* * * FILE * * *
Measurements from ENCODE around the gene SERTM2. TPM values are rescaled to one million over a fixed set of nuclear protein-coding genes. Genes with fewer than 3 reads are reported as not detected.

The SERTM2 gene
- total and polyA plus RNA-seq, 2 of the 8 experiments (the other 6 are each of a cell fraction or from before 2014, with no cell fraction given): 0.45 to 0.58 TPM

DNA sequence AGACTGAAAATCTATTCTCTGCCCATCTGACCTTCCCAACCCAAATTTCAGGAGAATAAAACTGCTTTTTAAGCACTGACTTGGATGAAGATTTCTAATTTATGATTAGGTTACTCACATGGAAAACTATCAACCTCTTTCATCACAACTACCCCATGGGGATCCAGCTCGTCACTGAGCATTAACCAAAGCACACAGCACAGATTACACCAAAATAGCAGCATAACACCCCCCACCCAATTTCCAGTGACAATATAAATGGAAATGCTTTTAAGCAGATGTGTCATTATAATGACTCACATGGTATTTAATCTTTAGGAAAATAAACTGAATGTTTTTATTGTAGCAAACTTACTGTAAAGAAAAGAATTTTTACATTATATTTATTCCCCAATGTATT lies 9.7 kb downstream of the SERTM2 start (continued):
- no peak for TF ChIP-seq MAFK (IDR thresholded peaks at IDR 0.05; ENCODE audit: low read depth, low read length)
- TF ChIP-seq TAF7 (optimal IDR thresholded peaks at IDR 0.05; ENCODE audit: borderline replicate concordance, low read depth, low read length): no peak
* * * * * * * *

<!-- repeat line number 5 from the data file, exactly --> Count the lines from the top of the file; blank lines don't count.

- no peak for TF ChIP-seq MAFK (IDR thresholded peaks at IDR 0.05; ENCODE audit: low read depth, low read length)